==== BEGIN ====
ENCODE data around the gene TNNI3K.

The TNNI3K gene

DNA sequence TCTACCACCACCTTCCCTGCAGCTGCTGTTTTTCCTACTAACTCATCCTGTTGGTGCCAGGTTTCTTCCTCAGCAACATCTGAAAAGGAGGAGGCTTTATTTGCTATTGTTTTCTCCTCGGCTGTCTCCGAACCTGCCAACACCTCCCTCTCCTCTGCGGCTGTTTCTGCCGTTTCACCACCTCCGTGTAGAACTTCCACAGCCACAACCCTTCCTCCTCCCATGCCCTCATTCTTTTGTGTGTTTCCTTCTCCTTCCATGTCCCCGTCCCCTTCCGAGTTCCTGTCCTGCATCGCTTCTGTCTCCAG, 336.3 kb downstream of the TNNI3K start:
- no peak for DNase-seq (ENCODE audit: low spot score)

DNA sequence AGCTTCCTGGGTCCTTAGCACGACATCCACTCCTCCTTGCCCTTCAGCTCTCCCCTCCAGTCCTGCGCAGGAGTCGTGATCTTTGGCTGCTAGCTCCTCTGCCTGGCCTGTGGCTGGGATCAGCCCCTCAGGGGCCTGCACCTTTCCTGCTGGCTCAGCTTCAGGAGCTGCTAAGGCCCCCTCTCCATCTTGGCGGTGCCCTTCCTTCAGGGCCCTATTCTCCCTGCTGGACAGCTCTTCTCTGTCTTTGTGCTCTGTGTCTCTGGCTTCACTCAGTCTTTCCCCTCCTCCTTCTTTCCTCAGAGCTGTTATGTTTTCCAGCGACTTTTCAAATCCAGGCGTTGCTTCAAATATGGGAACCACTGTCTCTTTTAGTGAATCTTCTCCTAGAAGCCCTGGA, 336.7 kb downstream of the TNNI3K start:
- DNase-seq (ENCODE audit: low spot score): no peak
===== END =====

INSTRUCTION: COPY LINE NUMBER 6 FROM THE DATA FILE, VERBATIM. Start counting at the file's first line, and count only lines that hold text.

- DNase-seq (ENCODE audit: low spot score): no peak